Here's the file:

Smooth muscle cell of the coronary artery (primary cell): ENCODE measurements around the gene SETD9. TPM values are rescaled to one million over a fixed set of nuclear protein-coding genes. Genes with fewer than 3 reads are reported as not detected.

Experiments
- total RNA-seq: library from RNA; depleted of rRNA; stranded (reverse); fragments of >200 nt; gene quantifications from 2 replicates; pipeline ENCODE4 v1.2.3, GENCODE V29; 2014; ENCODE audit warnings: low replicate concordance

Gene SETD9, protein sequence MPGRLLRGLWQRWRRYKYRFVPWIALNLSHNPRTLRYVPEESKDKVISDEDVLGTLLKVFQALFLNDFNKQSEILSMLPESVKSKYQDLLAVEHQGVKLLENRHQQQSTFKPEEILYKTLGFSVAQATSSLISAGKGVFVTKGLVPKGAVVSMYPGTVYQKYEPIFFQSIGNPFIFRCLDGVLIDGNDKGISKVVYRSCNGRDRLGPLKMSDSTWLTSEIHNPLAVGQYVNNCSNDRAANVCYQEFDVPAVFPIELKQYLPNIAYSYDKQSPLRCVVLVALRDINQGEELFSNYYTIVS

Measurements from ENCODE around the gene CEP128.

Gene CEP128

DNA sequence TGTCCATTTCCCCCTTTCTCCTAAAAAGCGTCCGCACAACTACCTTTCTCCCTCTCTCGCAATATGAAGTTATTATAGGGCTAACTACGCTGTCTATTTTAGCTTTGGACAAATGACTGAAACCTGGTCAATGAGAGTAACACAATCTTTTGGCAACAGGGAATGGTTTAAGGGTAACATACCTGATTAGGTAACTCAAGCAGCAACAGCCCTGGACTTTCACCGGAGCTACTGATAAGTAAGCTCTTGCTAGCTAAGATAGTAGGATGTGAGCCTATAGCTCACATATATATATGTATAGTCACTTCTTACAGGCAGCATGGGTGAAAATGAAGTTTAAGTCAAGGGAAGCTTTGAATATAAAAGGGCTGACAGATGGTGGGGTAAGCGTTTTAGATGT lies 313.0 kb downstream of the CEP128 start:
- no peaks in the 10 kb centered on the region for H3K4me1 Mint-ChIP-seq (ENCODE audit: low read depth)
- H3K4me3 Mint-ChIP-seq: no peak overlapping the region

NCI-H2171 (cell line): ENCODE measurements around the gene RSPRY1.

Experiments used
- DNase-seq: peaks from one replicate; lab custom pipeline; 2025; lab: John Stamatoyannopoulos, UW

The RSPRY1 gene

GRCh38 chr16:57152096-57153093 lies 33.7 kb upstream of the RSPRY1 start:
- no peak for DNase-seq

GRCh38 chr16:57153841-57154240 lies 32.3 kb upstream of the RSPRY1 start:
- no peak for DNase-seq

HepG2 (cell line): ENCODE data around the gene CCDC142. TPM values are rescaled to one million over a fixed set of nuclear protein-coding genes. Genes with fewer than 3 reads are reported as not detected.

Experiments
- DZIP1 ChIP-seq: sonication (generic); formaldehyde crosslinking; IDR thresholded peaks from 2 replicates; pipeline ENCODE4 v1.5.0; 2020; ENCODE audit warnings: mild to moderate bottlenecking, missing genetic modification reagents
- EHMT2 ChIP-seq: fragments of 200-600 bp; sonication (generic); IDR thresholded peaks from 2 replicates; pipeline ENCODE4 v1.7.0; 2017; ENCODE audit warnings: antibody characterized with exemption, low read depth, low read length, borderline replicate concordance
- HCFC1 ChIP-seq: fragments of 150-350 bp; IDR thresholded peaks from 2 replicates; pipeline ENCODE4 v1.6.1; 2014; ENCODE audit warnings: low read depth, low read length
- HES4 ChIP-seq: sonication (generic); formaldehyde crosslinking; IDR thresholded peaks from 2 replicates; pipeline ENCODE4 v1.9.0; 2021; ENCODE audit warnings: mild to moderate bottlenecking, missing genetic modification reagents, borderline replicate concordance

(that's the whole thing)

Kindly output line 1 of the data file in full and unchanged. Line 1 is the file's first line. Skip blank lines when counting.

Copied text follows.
Smooth muscle cell of the coronary artery (primary cell): ENCODE measurements around the gene SETD9. TPM values are rescaled to one million over a fixed set of nuclear protein-coding genes. Genes with fewer than 3 reads are reported as not detected.